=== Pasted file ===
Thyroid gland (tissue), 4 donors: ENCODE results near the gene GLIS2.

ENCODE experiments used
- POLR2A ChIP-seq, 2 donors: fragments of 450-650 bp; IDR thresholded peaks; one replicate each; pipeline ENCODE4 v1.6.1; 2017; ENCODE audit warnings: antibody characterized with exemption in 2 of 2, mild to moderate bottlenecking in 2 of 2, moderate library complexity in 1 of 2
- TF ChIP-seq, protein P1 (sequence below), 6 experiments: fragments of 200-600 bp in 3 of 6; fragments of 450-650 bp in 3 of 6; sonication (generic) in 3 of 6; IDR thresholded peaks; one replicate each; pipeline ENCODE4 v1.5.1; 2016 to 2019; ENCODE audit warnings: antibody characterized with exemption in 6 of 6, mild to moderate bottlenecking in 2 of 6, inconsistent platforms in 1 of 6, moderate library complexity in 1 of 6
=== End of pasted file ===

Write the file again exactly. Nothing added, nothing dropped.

Thyroid gland (tissue), 4 donors: ENCODE results near the gene GLIS2.

ENCODE experiments used
- POLR2A ChIP-seq, 2 donors: fragments of 450-650 bp; IDR thresholded peaks; one replicate each; pipeline ENCODE4 v1.6.1; 2017; ENCODE audit warnings: antibody characterized with exemption in 2 of 2, mild to moderate bottlenecking in 2 of 2, moderate library complexity in 1 of 2
- TF ChIP-seq, protein P1 (sequence below), 6 experiments: fragments of 200-600 bp in 3 of 6; fragments of 450-650 bp in 3 of 6; sonication (generic) in 3 of 6; IDR thresholded peaks; one replicate each; pipeline ENCODE4 v1.5.1; 2016 to 2019; ENCODE audit warnings: antibody characterized with exemption in 6 of 6, mild to moderate bottlenecking in 2 of 6, inconsistent platforms in 1 of 6, moderate library complexity in 1 of 6